62 get life for killing eight in Kerala communal clash (Second Lead)January 15th, 2009 - 7:58 pm ICT by IANS
Kozhikode (Kerala), Jan 15 (IANS) A special court in Kerala Thursday sentenced 62 people to life imprisonment for the May 2003 communal violence in the coastal village of Marad in which eight people were killed. Additional Sessions Judge (Special Court) Babu Mathew P. Joseph also sentenced one person - Abdul Latheef - to six years imprisonment for misusing a mosque. The guilty verdict against the 63 had come in December, when 76 people charged in the case were acquitted.
The judge, however, agreed to treat the years that the culprits had spent in jail as part of the sentence. With Latheef already having spent six years in jail, he can walk free.
Marad had been seeing communal tensions before the massacre of eight fisherfolk on May 2, 2003. Earlier, six people had been killed in an attack in 2002.
The first outburst of violence took place on Jan 3 and 4 in 2002 when three Hindus and two Muslims were killed in a sudden breach of peace, in what began as a trivial altercation over drinking water at the public tap.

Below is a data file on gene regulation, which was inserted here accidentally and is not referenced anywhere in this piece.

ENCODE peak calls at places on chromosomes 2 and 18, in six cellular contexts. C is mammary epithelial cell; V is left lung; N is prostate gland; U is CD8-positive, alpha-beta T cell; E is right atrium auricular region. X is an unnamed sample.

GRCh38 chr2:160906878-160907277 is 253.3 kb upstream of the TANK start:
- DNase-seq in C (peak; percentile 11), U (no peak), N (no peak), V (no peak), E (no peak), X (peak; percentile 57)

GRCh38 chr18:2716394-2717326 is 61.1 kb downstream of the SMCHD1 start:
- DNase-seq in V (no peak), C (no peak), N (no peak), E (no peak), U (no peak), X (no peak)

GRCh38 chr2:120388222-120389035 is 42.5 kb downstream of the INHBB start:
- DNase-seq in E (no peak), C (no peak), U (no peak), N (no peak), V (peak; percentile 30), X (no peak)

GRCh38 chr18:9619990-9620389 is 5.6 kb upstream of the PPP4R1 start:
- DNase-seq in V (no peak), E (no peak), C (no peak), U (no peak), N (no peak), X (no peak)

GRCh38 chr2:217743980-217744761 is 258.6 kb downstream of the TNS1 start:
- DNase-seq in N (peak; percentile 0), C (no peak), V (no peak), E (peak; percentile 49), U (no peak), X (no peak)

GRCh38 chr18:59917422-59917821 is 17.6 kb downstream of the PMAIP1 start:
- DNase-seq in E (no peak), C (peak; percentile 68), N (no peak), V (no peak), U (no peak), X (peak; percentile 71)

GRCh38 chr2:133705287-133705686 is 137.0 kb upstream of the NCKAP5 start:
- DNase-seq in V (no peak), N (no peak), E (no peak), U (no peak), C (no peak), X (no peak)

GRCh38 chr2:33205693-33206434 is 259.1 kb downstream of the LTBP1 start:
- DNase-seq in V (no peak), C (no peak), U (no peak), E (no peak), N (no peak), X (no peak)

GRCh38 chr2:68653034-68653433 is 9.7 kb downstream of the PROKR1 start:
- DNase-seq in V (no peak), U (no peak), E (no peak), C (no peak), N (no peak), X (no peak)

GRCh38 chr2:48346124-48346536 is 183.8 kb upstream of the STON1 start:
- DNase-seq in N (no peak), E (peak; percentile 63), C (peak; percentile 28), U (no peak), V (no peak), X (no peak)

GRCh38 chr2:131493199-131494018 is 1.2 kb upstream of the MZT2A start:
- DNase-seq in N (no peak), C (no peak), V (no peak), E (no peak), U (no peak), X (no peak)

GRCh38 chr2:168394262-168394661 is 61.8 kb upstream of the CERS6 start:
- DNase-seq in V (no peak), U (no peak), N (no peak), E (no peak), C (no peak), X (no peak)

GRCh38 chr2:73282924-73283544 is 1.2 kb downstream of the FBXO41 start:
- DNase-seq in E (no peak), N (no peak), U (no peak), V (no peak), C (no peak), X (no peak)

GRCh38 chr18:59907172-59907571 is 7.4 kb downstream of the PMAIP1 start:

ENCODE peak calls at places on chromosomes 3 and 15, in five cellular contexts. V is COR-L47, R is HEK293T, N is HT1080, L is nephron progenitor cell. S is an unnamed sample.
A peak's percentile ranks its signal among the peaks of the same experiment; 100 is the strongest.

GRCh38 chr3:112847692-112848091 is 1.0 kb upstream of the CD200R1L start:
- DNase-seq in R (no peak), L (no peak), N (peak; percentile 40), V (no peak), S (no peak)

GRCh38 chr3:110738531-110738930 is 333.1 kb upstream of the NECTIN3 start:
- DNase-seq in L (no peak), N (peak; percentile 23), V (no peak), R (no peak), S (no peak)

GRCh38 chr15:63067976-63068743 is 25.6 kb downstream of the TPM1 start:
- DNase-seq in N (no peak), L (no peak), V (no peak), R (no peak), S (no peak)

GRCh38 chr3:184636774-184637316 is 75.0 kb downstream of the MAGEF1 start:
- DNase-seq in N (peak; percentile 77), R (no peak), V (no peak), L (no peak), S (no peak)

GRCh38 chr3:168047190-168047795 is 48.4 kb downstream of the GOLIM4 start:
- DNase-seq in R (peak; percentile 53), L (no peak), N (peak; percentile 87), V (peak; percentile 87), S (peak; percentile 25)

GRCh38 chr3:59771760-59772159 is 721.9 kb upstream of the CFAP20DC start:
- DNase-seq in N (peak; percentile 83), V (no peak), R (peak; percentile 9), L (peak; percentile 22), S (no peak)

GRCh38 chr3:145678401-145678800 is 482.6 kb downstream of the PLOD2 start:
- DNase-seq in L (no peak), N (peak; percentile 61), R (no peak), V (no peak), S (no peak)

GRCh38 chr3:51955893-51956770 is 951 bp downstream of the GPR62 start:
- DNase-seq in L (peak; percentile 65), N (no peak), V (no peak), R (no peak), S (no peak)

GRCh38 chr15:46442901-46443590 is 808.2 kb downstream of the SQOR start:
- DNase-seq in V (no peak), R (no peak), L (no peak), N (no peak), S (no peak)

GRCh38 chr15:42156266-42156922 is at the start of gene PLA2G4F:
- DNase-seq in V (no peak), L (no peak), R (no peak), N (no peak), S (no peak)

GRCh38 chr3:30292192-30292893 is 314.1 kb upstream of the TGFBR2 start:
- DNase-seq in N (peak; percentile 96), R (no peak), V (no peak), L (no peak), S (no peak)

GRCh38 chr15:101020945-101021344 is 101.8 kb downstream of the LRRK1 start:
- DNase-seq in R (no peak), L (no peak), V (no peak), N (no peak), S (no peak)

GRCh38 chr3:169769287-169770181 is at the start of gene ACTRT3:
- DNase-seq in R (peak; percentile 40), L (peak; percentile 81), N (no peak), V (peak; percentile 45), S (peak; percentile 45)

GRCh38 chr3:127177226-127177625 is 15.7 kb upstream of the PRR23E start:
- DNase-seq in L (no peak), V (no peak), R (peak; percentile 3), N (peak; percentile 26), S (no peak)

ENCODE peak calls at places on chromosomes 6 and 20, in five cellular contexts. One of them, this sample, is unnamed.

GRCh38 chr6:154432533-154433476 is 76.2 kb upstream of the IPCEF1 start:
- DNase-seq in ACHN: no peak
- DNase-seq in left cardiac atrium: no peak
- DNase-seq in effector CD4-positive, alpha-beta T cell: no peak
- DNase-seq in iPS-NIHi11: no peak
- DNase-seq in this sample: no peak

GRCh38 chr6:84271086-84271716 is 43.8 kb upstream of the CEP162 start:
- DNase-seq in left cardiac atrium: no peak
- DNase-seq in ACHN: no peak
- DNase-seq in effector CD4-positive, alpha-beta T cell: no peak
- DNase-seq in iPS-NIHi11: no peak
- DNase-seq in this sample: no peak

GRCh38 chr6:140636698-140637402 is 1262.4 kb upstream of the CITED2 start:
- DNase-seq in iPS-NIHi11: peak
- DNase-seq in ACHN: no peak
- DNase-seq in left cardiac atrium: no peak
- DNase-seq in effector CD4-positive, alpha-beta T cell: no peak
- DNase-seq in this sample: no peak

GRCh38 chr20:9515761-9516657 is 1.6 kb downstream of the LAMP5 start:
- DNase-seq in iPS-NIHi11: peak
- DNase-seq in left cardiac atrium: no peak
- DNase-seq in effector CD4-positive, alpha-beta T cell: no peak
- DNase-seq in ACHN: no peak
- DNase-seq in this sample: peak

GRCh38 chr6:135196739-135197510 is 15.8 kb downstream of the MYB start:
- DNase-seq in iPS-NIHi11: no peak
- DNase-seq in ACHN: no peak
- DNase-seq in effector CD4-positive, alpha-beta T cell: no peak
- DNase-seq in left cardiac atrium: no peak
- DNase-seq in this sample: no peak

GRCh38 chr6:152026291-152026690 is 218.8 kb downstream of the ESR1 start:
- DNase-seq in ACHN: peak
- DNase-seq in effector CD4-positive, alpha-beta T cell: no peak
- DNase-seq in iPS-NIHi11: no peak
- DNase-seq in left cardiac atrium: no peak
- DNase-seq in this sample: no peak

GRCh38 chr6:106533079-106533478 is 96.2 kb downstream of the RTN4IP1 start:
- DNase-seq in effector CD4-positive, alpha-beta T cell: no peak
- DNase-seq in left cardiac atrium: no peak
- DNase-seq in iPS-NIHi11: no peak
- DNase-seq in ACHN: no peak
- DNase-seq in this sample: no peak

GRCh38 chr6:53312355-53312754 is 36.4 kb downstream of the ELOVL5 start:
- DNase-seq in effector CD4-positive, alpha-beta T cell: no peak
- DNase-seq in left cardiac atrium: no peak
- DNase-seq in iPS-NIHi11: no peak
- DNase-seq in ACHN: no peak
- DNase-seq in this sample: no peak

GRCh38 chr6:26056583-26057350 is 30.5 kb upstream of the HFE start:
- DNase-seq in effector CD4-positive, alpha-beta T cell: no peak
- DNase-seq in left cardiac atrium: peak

The second episode took place during dusk on May, 2 2003, when seven Hindus and one Muslim were hacked to death. The killers then escaped into the local Juma Masjid.
The Marad enquiry commission’s report notes the submission of then Kozhikode police commissioner T.K. Vinod Kumar that hundreds of local women converged on the mosque to prevent the police from entering it.
The Kerala government had last month asked the central government to launch a Central Bureau of Investigation (CBI) probe into the Marad massacres of 2002 and 2003.
Reacting to the sentencing, defence counsel G. Janardhana Kurup said an appeal would be filed soon.
“The case is a weak one where all the evidence is weak. We will certainly go in for an appeal. Ninety percent of the people sentenced have a good chance of being let off,” he told reporters.
Public prosecutor P.D. Ravi said that he would discuss the issue with the government.
“This is being done to see if we need to go for an appeal,” said Ravi, unhappy that the court did not classify it as a rarest of rare case.
State Congress president Ramesh Chennithala welcomed the verdict saying: “What we need is communal harmony and not communal violence.”
However, former state Bharatiya Janata Party (BJP) president P.S. Sreedharan Pillai was unhappy and said the verdict was only a “partial success”.
“The need of the hour is that everyone should note that we cannot afford to have a repeat of this,” said Pillai, a popular criminal lawyer.